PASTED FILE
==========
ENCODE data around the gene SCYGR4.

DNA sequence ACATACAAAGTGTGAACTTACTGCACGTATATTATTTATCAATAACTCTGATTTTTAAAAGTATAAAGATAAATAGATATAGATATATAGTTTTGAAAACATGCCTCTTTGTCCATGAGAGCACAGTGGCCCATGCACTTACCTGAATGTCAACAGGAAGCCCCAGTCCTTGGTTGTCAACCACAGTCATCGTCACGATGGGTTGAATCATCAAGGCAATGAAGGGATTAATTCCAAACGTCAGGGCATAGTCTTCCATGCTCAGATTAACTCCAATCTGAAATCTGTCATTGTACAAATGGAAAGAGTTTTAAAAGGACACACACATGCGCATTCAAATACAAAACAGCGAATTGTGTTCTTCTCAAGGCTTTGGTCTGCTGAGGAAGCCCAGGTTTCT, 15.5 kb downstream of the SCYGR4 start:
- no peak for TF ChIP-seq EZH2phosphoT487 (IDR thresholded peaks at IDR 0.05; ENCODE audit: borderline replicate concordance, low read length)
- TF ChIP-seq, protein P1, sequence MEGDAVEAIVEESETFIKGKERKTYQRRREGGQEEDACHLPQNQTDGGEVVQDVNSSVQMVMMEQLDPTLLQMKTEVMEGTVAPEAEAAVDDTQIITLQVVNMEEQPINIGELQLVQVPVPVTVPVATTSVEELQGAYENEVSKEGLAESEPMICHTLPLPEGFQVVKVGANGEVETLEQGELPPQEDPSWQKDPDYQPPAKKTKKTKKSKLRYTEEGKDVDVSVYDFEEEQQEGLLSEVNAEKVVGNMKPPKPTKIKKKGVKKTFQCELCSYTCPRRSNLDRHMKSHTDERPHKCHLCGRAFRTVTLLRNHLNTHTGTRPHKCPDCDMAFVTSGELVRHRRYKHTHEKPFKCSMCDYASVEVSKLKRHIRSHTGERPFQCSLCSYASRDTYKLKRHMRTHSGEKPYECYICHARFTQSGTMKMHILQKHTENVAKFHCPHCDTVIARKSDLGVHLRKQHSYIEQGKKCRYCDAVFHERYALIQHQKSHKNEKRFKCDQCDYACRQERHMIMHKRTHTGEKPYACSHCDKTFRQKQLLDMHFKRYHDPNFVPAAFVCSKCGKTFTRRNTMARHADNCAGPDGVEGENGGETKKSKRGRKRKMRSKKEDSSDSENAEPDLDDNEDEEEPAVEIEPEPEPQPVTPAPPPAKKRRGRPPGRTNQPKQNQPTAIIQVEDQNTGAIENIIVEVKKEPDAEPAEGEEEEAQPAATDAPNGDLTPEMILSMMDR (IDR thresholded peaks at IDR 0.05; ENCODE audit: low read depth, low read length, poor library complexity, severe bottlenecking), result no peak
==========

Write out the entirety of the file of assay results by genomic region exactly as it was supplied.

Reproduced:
ENCODE data around the gene SCYGR4.

DNA sequence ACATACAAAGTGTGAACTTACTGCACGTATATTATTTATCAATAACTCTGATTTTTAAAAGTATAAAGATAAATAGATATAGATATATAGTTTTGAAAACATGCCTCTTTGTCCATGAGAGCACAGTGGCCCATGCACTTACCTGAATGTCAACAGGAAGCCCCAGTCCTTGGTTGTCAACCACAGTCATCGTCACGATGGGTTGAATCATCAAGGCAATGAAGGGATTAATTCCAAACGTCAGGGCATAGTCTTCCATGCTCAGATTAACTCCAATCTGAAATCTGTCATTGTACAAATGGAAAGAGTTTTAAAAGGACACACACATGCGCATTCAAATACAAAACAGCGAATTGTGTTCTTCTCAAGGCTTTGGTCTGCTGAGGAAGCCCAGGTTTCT, 15.5 kb downstream of the SCYGR4 start:
- no peak for TF ChIP-seq EZH2phosphoT487 (IDR thresholded peaks at IDR 0.05; ENCODE audit: borderline replicate concordance, low read length)
- TF ChIP-seq, protein P1, sequence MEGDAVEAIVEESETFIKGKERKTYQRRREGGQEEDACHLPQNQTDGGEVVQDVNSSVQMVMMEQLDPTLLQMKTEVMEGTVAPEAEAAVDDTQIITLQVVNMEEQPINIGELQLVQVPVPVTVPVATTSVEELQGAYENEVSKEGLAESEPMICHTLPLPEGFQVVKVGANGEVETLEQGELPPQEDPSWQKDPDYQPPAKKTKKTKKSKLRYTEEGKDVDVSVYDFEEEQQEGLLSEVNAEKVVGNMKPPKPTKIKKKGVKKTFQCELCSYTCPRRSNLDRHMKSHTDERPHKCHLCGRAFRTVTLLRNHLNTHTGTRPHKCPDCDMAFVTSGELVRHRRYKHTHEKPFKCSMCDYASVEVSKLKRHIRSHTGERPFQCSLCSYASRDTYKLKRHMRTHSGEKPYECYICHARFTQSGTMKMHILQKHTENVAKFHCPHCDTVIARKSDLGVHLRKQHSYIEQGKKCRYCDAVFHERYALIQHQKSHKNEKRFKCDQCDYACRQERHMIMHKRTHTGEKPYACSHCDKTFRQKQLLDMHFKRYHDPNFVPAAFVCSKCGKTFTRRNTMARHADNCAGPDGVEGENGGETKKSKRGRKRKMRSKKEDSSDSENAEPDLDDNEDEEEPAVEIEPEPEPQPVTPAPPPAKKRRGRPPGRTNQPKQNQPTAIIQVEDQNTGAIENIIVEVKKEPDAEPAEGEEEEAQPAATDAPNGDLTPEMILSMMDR (IDR thresholded peaks at IDR 0.05; ENCODE audit: low read depth, low read length, poor library complexity, severe bottlenecking), result no peak